In a way, I think that this is all related to my crazy hope chest. Needing help to pay my medical bills and not being able to buy baby things last time ‘round seemed like proof that I couldn’t be a mother. But now I have blankets, I have burp clothes, I have tiny outfits. There are other things that we need (and don’t for a minute think that it doesn’t fReAk me oUt to make a list of the things we should hopefully acquire in the next seven months), but if we bought a pack of diapers, we’d be able to fake it for at least a couple of weeks. It’s going to be hard, parenting with not a lot of money, but I’m finally at a point where I believe that we can be good parents and impoverished parents at the same time. I’ve set up a couple of registries and will hope that my parents get enthusiastic about shopping for junior, but we’ll scrape by either way. I would like to get a dresser that we can also use as a changing table, but we can always put baby clothes in a cardboard box and change diapers on the floor. It would be nice to have a crib, but that’s really unlikely, so we’ll do without.

Money really does affect our open adoption—right down to being a primary cause of its existence.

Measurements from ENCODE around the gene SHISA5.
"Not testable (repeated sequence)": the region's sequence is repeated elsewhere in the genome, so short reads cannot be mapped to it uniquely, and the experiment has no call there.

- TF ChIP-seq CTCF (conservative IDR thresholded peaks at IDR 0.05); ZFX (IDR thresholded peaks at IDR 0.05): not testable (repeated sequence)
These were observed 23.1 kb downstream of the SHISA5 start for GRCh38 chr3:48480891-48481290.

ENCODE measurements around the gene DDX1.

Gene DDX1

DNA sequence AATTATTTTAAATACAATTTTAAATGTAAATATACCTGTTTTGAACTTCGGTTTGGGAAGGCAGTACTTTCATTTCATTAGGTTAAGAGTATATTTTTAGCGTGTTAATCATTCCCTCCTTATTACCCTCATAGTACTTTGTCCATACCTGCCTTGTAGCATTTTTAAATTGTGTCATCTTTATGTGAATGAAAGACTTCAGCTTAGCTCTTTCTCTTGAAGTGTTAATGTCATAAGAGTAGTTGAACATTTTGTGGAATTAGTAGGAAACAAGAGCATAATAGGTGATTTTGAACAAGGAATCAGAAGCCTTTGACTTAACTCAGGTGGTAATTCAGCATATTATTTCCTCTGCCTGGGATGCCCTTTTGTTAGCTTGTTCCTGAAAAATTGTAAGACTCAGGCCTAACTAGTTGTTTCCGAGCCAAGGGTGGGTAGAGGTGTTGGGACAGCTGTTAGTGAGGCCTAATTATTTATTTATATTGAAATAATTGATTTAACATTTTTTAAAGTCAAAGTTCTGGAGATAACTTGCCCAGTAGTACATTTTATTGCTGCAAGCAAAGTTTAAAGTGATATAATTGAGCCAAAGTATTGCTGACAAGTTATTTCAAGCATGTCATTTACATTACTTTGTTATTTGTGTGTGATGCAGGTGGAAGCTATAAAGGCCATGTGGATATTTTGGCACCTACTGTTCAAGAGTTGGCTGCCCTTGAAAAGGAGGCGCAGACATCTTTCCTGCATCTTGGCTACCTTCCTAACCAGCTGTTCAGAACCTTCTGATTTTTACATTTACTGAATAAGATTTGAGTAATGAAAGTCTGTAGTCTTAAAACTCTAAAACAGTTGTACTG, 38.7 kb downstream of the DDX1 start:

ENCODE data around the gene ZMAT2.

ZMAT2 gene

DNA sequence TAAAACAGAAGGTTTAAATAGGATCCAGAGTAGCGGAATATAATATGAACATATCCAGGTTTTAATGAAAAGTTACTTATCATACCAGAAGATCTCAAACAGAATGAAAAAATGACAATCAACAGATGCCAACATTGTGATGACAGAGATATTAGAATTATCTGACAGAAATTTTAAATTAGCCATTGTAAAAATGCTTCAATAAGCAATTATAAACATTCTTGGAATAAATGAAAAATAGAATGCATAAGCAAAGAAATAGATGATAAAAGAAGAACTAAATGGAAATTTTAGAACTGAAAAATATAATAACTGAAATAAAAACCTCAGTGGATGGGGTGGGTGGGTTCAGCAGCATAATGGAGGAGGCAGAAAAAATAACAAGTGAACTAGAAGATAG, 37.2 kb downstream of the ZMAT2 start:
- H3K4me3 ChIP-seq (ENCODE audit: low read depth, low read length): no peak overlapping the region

8 thoughts on “Open Adoption Roundtable #15

  1. Speaking from experience, it’s possible to be impoverished and be good parents. We’ve had three kids with no changing table (we used a mat on the foot of our bed), a hand me down crib, and a lot of hand me down toys/clothes/supplies. Babies are expensive- if only because, cloth or disposable, diapers are expensive. However, they don’t have to be insanely, ridiculously expensive.

  2. Nursing the baby is one way to save. I am also an and although I adopted my fosterchild and not a prebirth match type thing, I ENJOY helping the family, because THEY are my FAMILY also KWIM? But myself, I would feel just like you do accepting money. I give graciously but can not be gracious about receiving for some reason.